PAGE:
Panel discusses Phila. environmental practices

By Amanda Carson
December 4, 2008

Through collaborative efforts, integration of resources and sharing ideas, Philadelphia and suburbs can ensure its goal of increasing its surrounding environment’s sustainability. Education of the city’s youth and teaching smart environmental practices within school curriculums, however, are vital.

These were the main views for “Inside Philadelphia’s Greenest Companies: Sustainability Strategies & ‘Green Collar’ Careers,” a Philadelphia University hosted panel discussion.

The panel discussion was a public event held at Philadelphia University’s Kanbar Performance Space at 7:30 p.m. on Tuesday, Nov. 18. Five panelists were featured and included Suzanne Biemiller, from the Managing Director’s Office for the City of Philadelphia; Marion Coker, from South Eastern Pennsylvania Transit Authority; Kevin Gallagher, government liaison for the Department of Environmental Protection; Christine Knapp, director of Outreach, Citizens for the Future of Pennsylvania and The Next Great City Initiative; and Josh Nims, operations manager of Schuylkill River Development Corporation.

Each panelist discussed how their agencies are specifically responding to environmental challenges that face Philadelphia. They also talked about a growing interest in the “green collar” job market.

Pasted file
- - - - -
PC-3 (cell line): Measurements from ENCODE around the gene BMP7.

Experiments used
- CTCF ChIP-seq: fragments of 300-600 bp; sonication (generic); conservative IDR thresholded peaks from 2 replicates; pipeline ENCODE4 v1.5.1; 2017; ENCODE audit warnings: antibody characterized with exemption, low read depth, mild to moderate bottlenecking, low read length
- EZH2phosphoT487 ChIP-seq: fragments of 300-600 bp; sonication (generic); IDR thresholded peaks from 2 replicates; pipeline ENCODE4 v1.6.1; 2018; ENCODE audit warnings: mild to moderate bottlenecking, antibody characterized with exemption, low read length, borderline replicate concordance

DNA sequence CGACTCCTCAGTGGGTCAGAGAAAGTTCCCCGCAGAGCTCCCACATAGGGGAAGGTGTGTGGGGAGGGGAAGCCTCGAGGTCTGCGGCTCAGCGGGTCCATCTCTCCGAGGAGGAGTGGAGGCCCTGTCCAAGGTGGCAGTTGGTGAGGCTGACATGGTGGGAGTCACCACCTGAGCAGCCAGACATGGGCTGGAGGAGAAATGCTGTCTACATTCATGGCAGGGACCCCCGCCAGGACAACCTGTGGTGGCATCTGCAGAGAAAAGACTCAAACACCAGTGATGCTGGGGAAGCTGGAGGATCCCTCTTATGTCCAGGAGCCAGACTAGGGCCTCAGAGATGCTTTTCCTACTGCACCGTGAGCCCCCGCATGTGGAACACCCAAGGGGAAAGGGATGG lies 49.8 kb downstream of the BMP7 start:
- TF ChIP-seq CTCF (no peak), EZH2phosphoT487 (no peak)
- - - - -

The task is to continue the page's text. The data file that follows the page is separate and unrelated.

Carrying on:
“Change is coming,” Gallagher said. Biemiller, who works for the sustainability office of Philadelphia Mayor Michael Nutter, stressed that cities need to set environmental goals. “Actions we take today can help down the road,” Biemiller said.

Tom Schrand, co-moderator of the event and chair of bachelor of science program in environmental sustainability for Philadelphia University, provided a brief background on Philadelphia University’s newly implemented environmental science major.

Schrand said the program offers courses to students, such as in green design and engineering, so students can apply smart environment practices to their professional career.

The panel discussion was later opened to the audience. Audience members were very engaged and displayed an interest in Philadelphia’s sustainability. Audience members asked if the economy will affect Philadelphia’s sustainability and how students can get involved. Panelists answered, by discussing how agencies are using cost effective strategies and noting that networking and volunteering can provide involvement for students.

College campuses, specifically within the Philadelphia area, can help work towards optimal sustainability, according to the panelists. Ned Rauch-Mannino, co-moderator of the event and policy and program analyst for Urban Industry Initiative, discussed some environmental initiatives that Cabrini College could make and said, “a campus is a small city.”

Mannino said that as a small suburban campus, Cabrini should “first and foremost reach out to organizations.” He stressed the necessity to network with different organizations. Mannino said that offering question-and-answer forums on campus could get students involved. Recycling 100 percent was also a suggestion made for Cabrini.

According to Mannino, “once you want it,” sustainability can be achieved.

Attendees left the discussion more informed on environmental sustainable practices. Students, after being encouraged to take campus initiatives, realized that they would eventually be in charge of protecting the environment.

“[We are] trying to prep for a green future for Philadelphia, nation and world,” Schrand said.

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Amanda Carson

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